A total of three million travellers are expected to visit Cyprus in 2016, shattering all previous records while at the same time testing whether the tourism industry can handle such growth.
In a meet-and-greet meeting with the House Commerce hearing committee, Tourism Minister Giorgos Lakkotrypis said the big bet for Cyprus is whether the island can turn high arrival numbers into a sustainable solution for the industry. Lakkotrypis also called on the public to use social media to file any complaints in cases of profiteering, a phenomenon which has been rampant on the island in tourist areas.
The minister also spoke in favour of extending the tourist season into the winter months, but he warned against making huge changes in a rush.
“We are already seeing full occupancy levels in hotels this June,” Lakkotrypis said, adding that the goal was to “extend the season by one or two weeks each year, in November and March, so that we can slowly but surely reach the desirable outcome”.
This has been echoed by critics who have accused the industry’s leadership of not doing enough to support a longer and busier season.
On the one hand, experts point fingers at hotels that shut down in the winter citing lack of arrivals, while municipal authorities are also often scorned for not boosting their efforts to create more activities for tourists in the slower months.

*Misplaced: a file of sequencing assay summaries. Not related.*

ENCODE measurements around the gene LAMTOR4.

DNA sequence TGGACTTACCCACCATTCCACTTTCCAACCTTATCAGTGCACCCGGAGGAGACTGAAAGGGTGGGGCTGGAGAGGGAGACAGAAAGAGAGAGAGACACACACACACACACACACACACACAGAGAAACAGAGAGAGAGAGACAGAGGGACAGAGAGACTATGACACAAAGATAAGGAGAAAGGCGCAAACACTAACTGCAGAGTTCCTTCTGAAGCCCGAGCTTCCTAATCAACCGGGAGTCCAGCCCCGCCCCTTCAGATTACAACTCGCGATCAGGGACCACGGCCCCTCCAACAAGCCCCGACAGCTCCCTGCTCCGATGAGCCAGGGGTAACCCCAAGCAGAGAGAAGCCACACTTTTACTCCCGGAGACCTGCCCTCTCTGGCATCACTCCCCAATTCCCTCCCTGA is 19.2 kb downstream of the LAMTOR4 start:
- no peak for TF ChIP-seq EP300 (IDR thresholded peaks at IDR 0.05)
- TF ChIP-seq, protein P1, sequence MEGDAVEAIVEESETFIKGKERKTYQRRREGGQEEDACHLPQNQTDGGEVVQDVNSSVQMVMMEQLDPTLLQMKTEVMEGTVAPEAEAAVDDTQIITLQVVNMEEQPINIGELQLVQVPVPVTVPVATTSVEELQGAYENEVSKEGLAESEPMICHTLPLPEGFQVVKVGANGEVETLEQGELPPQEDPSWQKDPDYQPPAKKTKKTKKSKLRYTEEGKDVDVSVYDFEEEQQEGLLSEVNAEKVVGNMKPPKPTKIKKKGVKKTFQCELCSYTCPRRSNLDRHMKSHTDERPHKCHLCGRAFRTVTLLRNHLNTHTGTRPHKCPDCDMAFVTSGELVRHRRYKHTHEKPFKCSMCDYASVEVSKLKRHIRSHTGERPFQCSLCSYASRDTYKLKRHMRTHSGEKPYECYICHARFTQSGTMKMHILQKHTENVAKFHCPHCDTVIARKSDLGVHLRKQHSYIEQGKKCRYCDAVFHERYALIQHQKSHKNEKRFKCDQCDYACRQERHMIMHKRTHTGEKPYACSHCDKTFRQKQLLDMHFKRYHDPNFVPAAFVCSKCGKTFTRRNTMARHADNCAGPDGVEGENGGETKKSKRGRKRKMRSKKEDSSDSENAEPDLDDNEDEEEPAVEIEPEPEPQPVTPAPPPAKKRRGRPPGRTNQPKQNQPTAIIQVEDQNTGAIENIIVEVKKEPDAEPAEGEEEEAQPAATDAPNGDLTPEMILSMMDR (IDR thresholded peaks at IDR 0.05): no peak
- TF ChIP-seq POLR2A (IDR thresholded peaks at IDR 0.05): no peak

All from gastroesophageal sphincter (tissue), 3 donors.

Lakkotrypis clarified that the 3 million figure was estimated barring unforeseen circumstances.
George Lakkotrypis, the minister of tourism has said that rip-off merchants in resorts across Cyprus must be publicly exposed, as expressed: “we cannot control prices in a free market.” He urged, however, the public to use the social media in order to “name and shame” establishments.
Recently there have been increased calls for the Cyprus Tourism Organisation to clamp down on overcharging. The issue came back into spotlight after a customer was told to cough up a jaw-dropping €8.40 for two coffees on Ledra Street in Nicosia a few months ago. The horrified customer went public, leading to national radio, TV and newspaper coverage. The incident is not unusual. In January a family paid 41 euros for three sandwiches and water at a cafe in Paphos.
Expectations & facts:
Key facts in 2016 annual research for Cyprus:
GDP (direct contribution) – the direct contribution of Travel & Tourism to GDP was EUR 1,109.5mn (6.4% of total GDP) in 2015, and is forecast to rise by 4.3% in 2016, and to rise by 3.7% pa, from 2016-2026, to EUR 1,665.3mn (7.6% of total GDP) in 2026.
GDP (total contribution) – the total contribution of Travel & Tourism to GDP was EUR 3,364.9mn (19.3% of GDP) in 2015, and is forecast to rise by 4.4% in 2016, and to rise by 3.6% pa to EUR 4,996.5mn (22.9% of GDP) in 2026.